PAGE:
Box-Office Preview: ‘Rampage’ Aims to Cause Havoc for ‘Quiet Place,’ ‘Truth or Dare’

The monster movie is set to be the latest title from Dwayne Johnson to land $35 million-$40 million in its U.S. debut.

Fresh off the box-office success of Jumanji: Welcome to the Jungle, Dwayne Johnson is back in theaters this weekend in Rampage, playing a primatologist whose beloved pal — a silverback gorilla — is transformed into a giant menace as the result of a genetic experiment.

Rampage, from New Line and Warner Bros., should top the U.S. chart with $35 million-$40 million, enough to fend off holdover A Quiet Place and the new horror film, Truth or Dare.

Paramount’s A Quiet Place is something of a wild card after opening to a rousing $50 million last weekend, and could earn as much as $25 million-$30 million in its second weekend. The film has done brisk midweek business, grossing nearly $60 million through Tuesday.

A Quiet Place cost a modest $17 million to produce, while Rampage cost at least $115 million-$120 million. New Line is counting on Rampage, an adaptation of the videogame of the same name, to be a formidable player overseas, where it opens in almost every major market timed to its U.S. launch, including China.

Rampage reunites Johnson with his San Andreas director, Brad Peyton. The story follows Johnson’s character as he teams with a discredited genetic engineer (Naomie Harris) to stop the gorilla, along with a mutated wolf and crocodile, from destroying the U.S.  The movie currently shows a 45 percent rating on Rotten Tomatoes.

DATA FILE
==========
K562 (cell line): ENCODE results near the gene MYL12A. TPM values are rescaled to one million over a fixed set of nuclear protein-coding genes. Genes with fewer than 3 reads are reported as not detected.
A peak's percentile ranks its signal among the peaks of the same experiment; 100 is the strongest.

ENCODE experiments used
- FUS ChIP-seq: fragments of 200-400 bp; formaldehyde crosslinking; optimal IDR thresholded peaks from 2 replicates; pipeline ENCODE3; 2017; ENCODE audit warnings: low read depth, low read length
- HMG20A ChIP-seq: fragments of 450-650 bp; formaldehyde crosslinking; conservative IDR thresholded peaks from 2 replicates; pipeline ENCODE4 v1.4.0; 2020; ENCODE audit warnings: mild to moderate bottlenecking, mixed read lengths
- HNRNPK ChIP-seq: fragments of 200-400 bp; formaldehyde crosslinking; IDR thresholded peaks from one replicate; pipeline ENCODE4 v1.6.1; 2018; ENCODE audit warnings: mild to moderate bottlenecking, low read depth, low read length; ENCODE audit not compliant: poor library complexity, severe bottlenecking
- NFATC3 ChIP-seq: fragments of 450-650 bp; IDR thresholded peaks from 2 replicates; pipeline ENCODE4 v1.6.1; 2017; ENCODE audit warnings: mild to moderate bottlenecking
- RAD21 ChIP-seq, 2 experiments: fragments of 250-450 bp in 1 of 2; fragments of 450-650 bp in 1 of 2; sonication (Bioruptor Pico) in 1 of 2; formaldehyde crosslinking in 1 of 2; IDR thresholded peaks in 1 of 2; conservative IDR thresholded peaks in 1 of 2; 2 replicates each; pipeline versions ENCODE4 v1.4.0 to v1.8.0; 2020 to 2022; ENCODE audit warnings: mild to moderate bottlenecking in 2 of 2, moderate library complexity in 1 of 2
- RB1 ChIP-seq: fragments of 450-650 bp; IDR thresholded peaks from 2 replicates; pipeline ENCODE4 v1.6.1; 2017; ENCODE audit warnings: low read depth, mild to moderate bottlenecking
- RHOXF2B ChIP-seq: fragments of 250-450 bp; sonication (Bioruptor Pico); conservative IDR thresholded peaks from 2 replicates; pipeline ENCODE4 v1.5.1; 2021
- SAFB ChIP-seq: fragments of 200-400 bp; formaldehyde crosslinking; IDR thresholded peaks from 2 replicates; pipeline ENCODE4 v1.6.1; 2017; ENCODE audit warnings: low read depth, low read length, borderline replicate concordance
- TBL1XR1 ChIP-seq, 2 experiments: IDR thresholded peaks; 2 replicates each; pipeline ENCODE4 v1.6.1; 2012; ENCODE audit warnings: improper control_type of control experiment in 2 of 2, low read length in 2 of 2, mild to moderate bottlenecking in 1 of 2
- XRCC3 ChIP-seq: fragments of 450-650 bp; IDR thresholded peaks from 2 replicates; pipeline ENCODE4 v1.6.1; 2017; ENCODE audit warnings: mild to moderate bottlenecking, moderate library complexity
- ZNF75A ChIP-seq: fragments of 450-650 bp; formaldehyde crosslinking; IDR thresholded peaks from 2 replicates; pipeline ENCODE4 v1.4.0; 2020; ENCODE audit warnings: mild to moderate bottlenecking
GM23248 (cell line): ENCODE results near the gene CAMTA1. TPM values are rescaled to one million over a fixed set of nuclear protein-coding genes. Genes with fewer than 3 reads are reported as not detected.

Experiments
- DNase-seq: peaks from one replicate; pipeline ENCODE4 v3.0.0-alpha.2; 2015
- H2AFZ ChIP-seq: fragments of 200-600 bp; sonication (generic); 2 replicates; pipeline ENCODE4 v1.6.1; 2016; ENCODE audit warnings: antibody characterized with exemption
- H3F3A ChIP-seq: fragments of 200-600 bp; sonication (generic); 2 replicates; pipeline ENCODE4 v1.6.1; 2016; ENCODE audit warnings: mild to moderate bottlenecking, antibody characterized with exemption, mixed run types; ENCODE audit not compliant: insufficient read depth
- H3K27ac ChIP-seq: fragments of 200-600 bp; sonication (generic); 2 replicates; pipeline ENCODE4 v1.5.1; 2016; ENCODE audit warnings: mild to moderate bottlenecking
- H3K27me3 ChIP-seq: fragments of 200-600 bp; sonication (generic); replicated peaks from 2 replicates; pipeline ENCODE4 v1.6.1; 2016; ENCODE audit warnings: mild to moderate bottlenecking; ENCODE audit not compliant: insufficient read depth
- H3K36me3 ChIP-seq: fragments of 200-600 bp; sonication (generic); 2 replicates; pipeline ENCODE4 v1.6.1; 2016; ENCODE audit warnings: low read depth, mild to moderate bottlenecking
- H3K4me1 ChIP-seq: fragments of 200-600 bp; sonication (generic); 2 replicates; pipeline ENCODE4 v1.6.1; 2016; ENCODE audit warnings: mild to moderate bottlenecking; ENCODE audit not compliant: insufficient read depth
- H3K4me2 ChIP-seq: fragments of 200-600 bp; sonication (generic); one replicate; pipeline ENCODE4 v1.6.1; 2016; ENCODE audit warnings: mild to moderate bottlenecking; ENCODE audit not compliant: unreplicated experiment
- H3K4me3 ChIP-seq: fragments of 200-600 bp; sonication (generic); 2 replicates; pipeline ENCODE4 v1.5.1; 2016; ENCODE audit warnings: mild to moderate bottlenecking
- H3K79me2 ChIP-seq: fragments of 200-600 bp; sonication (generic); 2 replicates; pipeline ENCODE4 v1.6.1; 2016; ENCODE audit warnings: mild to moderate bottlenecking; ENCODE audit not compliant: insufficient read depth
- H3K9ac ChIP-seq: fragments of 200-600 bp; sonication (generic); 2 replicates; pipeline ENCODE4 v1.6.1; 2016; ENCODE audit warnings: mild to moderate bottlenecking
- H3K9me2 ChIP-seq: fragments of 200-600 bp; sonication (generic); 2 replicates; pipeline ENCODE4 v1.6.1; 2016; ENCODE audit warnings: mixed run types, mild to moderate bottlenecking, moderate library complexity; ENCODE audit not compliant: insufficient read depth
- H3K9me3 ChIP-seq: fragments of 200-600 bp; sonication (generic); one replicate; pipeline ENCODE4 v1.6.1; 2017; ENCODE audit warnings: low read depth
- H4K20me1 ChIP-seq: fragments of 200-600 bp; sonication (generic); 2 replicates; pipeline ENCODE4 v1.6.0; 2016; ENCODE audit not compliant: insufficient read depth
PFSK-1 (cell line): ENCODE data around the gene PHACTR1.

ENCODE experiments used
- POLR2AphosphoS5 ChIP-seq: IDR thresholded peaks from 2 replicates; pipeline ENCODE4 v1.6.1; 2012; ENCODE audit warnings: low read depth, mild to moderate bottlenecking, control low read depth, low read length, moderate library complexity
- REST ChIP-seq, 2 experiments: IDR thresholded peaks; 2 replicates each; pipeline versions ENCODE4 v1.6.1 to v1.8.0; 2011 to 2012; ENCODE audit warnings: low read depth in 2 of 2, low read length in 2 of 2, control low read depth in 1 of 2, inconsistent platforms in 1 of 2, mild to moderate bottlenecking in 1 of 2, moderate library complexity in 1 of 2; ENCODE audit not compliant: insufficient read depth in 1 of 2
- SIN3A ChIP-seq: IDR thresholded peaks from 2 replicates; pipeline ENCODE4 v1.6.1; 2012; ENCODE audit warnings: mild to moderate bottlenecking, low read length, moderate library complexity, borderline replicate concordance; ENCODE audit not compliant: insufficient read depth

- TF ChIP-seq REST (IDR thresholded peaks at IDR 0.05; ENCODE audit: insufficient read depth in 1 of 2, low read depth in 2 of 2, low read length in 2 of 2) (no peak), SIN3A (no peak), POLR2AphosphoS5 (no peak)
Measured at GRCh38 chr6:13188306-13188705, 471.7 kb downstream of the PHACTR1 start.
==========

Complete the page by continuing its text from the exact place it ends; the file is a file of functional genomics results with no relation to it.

A Quiet Place, a high-concept horror pic directed by John Krasinski, poses direct competition for Truth or Dare, the latest mirco-budgeted collaboration from Universal and Blumhouse. Tracking suggests the film will open in the mid-teens.

The supernatural thriller — hitting theaters on Friday the 13th — revolves around a group of spring breakers who play an innocent game of “Truth or Dare” that turns deadly. Directed by Jeff Wadlow, the film stars Lucy Hale and Tyler Posey.

Universal and Blumhouse screened the film on some 50 college campuses across the country, and used its television spots to target younger females. The film’s Rotten Tomatoes score currently rests at 30 percent.

The indie animated film Sgt Stubby: An American Hero also opens nationwide this weekend, but expectations for the film are nominal and it may not clear more than a few million dollars.

New offerings at the specialty box office include the Neon’s tennis biographical drama Borg vs. McEnroe, starring Shia LeBeouf as bad-boy tennis champ John McEnroe, and Sony Classic Pictures’ The Rider. Elsewhere, Wes Anderson’s Isle of Dogs expands nationwide in its third weekend (the Fox Searchlight title has grossed roughly $13 million to date).

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